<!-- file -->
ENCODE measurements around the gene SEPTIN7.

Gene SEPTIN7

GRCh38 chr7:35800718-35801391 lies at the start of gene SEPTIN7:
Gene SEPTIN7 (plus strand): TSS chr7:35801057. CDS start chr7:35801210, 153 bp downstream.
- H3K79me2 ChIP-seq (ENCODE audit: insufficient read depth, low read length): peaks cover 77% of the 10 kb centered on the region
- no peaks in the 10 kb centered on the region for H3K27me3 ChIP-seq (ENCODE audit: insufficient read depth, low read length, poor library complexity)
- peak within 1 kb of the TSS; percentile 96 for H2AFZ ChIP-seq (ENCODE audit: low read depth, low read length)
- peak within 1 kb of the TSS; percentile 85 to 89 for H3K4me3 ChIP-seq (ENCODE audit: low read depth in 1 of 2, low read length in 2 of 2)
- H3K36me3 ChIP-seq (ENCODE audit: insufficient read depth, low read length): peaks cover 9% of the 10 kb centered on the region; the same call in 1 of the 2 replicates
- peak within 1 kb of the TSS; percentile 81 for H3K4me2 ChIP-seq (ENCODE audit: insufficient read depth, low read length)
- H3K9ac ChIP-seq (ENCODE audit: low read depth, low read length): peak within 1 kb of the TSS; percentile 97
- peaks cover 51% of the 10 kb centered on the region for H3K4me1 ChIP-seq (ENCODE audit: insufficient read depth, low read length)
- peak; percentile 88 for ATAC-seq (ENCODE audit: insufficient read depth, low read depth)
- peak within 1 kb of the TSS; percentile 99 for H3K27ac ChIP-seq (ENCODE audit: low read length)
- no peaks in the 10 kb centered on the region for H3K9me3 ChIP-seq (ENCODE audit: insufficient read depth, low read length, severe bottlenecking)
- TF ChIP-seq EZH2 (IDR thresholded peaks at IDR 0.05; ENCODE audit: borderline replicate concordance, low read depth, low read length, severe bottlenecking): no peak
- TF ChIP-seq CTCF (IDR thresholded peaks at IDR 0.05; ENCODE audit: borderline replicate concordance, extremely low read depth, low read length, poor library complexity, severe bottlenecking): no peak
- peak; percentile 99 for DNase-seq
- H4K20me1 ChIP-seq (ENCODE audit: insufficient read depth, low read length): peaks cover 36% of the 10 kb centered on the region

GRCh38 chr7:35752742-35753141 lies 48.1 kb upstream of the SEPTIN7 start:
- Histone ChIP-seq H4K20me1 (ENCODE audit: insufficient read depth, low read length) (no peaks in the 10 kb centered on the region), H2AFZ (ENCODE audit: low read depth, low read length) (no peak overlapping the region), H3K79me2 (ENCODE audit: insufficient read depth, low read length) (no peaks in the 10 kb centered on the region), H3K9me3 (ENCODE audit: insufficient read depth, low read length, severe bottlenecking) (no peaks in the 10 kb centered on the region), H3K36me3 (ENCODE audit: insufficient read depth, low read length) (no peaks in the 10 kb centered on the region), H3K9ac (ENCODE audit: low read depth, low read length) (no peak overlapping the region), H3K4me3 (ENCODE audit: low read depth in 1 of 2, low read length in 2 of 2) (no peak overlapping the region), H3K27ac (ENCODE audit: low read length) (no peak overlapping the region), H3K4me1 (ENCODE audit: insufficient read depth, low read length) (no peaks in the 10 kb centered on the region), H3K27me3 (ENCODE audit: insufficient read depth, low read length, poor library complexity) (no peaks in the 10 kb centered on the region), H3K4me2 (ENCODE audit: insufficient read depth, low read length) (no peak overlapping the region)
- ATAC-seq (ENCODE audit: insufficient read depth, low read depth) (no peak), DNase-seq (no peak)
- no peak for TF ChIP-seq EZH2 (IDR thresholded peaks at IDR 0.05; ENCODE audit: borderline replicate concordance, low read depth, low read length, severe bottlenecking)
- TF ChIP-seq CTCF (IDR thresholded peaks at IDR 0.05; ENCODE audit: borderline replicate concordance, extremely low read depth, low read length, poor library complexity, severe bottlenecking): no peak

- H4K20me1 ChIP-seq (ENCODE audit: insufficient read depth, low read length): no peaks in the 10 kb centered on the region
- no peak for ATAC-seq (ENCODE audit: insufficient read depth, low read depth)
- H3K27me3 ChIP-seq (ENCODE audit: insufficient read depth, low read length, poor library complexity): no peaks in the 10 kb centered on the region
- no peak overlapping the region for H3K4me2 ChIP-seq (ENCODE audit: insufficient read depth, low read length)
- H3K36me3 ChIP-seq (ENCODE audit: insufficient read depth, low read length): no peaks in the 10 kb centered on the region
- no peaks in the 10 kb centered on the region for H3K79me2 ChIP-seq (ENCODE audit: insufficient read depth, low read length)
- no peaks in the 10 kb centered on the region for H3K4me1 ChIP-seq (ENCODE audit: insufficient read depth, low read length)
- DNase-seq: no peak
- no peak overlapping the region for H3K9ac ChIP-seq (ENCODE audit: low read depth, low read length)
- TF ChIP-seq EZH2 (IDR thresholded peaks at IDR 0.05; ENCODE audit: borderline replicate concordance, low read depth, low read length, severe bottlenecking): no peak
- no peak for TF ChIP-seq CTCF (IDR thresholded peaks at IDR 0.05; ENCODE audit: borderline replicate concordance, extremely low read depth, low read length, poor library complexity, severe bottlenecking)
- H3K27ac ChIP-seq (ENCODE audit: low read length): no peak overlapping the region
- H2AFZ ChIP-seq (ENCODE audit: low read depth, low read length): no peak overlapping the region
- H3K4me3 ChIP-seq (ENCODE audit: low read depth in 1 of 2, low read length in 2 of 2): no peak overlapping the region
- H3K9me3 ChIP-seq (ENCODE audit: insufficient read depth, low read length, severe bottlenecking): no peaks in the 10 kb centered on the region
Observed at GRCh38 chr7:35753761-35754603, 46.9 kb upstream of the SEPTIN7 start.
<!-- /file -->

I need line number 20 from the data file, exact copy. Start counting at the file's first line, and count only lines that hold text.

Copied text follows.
GRCh38 chr7:35752742-35753141 lies 48.1 kb upstream of the SEPTIN7 start: